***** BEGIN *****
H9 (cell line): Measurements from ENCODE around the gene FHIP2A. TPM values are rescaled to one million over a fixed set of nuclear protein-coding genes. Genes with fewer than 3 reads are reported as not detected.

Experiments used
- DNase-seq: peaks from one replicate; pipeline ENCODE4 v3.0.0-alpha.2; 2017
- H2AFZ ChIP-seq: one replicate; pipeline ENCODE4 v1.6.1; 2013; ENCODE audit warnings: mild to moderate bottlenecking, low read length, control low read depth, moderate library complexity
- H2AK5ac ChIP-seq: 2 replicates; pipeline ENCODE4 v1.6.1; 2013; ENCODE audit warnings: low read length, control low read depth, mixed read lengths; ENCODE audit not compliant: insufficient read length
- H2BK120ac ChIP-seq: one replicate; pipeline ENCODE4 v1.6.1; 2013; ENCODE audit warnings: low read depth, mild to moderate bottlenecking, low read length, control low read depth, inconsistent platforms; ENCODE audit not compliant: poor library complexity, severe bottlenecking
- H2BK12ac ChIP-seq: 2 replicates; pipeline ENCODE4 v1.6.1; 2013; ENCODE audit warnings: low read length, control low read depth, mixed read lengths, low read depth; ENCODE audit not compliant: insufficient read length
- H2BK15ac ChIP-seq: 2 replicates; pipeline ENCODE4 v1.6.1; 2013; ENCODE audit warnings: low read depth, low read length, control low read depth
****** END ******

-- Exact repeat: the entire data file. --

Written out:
H9 (cell line): Measurements from ENCODE around the gene FHIP2A. TPM values are rescaled to one million over a fixed set of nuclear protein-coding genes. Genes with fewer than 3 reads are reported as not detected.

Experiments used
- DNase-seq: peaks from one replicate; pipeline ENCODE4 v3.0.0-alpha.2; 2017
- H2AFZ ChIP-seq: one replicate; pipeline ENCODE4 v1.6.1; 2013; ENCODE audit warnings: mild to moderate bottlenecking, low read length, control low read depth, moderate library complexity
- H2AK5ac ChIP-seq: 2 replicates; pipeline ENCODE4 v1.6.1; 2013; ENCODE audit warnings: low read length, control low read depth, mixed read lengths; ENCODE audit not compliant: insufficient read length
- H2BK120ac ChIP-seq: one replicate; pipeline ENCODE4 v1.6.1; 2013; ENCODE audit warnings: low read depth, mild to moderate bottlenecking, low read length, control low read depth, inconsistent platforms; ENCODE audit not compliant: poor library complexity, severe bottlenecking
- H2BK12ac ChIP-seq: 2 replicates; pipeline ENCODE4 v1.6.1; 2013; ENCODE audit warnings: low read length, control low read depth, mixed read lengths, low read depth; ENCODE audit not compliant: insufficient read length
- H2BK15ac ChIP-seq: 2 replicates; pipeline ENCODE4 v1.6.1; 2013; ENCODE audit warnings: low read depth, low read length, control low read depth